Analyzing Data - American Mathematical Society

Analyzing Data
Much of modern research—from genome sequencing to digital surveys of outer
space—generates tremendous amounts of multi-dimensional data. Unfortunately,
visualizing dimensions higher than three is not easy, which makes analyzing and
understanding the data difficult. Topology, a branch of mathematics concerned
with the properties of geometrical structures, helps make sense of large data sets
by providing a way of classifying the shapes of these sets. It’s especially useful for
locating groups of similar points called “clusters”, which can, for example, distinguish between distinct types of a given disease, each requiring its own treatment.
Topology (specifically algebraic topology) is also important in the operation of
wireless sensor networks, which are used in applications as diverse as monitoring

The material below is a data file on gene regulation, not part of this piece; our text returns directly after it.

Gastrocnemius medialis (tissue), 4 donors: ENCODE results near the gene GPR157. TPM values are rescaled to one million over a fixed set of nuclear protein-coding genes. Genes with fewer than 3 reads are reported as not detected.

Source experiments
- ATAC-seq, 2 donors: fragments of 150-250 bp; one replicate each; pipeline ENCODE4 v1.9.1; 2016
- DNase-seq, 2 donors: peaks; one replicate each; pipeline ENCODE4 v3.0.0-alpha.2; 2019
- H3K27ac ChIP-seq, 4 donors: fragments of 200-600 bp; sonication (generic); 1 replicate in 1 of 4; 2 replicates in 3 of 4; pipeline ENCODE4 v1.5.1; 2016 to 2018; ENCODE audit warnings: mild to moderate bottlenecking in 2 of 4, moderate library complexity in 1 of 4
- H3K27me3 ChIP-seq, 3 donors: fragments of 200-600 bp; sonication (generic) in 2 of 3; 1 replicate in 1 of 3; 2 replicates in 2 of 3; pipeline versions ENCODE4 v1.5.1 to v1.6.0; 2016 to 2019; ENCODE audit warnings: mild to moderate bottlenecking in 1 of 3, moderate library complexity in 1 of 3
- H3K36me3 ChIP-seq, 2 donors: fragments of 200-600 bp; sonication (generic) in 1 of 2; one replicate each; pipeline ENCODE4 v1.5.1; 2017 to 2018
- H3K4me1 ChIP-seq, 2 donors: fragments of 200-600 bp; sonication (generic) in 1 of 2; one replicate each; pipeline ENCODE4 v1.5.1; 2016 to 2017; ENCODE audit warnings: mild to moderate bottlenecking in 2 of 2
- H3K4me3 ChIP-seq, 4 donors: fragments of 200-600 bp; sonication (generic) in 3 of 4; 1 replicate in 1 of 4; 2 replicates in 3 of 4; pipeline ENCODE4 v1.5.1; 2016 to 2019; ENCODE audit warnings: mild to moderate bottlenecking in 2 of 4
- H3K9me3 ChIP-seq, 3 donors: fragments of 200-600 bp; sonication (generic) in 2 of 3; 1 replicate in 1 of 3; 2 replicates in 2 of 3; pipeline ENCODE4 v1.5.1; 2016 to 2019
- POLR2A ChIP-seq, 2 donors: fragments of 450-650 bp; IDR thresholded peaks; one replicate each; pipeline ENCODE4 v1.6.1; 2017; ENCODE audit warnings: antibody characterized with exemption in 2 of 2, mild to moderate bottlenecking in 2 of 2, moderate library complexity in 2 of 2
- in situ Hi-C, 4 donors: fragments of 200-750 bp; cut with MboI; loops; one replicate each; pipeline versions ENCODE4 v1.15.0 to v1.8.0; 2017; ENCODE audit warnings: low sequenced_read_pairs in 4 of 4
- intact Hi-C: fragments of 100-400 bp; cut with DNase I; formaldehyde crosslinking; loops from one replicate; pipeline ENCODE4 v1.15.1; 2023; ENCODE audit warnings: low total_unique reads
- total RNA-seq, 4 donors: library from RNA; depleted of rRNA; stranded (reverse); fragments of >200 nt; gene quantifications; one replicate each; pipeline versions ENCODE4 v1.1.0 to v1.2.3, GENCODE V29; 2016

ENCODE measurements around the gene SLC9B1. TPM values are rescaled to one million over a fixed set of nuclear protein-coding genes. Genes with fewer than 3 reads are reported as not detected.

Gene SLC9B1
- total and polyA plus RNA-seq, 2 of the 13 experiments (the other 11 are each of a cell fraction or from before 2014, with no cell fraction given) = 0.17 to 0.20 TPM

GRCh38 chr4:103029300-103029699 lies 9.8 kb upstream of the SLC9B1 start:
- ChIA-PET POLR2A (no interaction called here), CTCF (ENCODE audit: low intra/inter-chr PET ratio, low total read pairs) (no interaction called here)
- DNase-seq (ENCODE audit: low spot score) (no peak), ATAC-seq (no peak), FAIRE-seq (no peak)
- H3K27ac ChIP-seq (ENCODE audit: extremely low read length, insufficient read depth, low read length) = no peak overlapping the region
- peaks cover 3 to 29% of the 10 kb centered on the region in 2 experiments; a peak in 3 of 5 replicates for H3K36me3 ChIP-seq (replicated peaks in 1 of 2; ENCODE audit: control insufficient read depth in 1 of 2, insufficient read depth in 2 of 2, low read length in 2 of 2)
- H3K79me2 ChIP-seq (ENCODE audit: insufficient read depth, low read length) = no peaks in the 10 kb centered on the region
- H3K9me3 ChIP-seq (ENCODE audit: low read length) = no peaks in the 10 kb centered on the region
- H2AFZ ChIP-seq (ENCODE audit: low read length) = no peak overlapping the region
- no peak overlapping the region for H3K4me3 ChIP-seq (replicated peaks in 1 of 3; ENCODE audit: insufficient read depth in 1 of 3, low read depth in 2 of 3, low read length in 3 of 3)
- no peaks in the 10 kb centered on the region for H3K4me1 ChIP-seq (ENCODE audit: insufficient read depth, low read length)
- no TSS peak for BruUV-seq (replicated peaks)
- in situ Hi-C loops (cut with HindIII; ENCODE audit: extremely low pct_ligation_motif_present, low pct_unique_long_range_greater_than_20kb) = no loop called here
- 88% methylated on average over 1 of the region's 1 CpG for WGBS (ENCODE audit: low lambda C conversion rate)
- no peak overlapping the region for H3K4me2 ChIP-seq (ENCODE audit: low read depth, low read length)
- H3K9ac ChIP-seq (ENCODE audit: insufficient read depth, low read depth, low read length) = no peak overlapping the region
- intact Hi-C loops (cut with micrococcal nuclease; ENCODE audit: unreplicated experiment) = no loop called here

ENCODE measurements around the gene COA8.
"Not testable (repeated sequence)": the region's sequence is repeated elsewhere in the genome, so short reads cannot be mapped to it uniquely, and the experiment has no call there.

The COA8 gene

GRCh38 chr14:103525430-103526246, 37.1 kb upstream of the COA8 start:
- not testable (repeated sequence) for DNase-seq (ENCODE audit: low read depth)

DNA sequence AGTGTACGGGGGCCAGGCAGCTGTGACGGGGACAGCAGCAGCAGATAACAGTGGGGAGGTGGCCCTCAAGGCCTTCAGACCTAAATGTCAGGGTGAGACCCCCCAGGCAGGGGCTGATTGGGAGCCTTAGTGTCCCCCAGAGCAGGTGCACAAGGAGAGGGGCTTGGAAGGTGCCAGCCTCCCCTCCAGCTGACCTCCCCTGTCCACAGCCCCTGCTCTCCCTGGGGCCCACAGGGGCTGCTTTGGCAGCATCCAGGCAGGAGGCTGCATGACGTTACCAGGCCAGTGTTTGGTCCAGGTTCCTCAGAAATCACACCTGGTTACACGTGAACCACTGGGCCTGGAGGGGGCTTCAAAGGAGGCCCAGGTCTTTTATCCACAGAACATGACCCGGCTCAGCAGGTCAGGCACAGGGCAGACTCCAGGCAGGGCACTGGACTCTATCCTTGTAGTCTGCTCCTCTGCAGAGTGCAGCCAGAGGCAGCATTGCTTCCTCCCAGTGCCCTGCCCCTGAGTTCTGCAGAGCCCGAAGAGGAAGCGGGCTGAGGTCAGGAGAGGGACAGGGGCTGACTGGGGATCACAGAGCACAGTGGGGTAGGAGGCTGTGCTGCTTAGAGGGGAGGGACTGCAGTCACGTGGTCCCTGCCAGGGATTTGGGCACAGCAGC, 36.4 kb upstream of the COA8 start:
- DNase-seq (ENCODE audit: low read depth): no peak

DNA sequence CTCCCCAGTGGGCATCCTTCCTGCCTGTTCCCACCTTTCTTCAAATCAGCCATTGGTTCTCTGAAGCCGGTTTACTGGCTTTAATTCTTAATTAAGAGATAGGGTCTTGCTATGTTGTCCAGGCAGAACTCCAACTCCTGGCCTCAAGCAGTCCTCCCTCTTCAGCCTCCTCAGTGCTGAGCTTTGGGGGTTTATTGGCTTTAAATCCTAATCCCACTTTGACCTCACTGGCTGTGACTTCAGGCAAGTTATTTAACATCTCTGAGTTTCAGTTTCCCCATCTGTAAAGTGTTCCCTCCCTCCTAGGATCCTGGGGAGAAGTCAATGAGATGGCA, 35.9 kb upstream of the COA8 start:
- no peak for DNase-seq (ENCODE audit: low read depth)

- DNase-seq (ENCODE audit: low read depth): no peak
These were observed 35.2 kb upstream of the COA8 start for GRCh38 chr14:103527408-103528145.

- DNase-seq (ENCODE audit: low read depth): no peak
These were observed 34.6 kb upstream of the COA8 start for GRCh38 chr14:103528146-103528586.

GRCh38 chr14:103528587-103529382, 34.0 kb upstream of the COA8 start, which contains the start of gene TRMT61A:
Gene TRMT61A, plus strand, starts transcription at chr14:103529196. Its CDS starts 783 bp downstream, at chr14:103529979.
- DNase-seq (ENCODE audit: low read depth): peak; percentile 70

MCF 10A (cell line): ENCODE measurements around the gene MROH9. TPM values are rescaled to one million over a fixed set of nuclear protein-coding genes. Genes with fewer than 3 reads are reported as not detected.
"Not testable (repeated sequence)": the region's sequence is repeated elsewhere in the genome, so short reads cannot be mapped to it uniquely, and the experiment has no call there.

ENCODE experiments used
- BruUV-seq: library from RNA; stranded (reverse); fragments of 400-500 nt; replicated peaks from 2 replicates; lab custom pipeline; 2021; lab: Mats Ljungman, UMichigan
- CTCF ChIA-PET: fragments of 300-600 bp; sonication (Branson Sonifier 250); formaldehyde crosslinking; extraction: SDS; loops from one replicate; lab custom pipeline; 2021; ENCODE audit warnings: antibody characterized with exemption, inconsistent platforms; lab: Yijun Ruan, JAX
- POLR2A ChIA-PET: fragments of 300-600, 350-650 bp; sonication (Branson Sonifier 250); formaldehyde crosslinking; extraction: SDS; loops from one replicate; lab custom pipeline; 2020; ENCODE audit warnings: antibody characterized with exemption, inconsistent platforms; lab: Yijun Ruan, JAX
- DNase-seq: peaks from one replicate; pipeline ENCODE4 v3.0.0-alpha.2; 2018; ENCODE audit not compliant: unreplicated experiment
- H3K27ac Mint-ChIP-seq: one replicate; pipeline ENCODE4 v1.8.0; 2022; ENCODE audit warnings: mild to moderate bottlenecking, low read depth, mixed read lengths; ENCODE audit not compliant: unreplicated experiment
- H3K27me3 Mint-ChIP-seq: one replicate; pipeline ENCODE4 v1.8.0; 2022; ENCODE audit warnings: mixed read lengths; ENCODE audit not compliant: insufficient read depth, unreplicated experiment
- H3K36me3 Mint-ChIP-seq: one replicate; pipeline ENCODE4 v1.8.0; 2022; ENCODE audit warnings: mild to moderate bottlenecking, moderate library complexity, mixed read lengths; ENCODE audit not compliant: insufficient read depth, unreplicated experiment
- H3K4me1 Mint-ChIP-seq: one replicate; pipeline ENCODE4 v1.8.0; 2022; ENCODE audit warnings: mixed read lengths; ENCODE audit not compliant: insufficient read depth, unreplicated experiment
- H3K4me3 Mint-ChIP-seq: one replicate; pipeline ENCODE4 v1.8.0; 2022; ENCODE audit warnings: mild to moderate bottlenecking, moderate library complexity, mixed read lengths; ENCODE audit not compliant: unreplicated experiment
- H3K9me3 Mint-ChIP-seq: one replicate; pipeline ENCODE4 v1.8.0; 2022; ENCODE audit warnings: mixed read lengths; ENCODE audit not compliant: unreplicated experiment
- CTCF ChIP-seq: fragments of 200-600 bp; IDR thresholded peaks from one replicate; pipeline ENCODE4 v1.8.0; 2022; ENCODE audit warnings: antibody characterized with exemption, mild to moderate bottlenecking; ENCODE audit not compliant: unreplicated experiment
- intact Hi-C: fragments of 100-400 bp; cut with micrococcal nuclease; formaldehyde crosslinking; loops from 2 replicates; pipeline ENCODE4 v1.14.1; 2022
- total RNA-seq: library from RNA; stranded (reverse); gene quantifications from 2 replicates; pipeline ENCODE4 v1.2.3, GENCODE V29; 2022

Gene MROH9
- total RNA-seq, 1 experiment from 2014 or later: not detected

automobile traffic and controlling irrigation. Combined with numerical integration,
results from algebraic topology provide the complete picture based on strictly
local data. The advantage is that such sensor networks, maintained without GPS
or other distance measures, are generally much cheaper to operate. So, in the
case of irrigation, mathematical discoveries made almost a century before the
advent of today’s technology save money while helping us use precious water
wisely. In topological terms, just like the Möbius strip: What goes around, comes
Image: Persistent homology of a simplicial approximation finds hidden structures in large data sets, courtesy of Robert Ghrist.
For More Information: “Topology and Data”, Gunnar Carlson, Bulletin of the
American Mathematical Society (Vol. 46, No. 2), April 2009.
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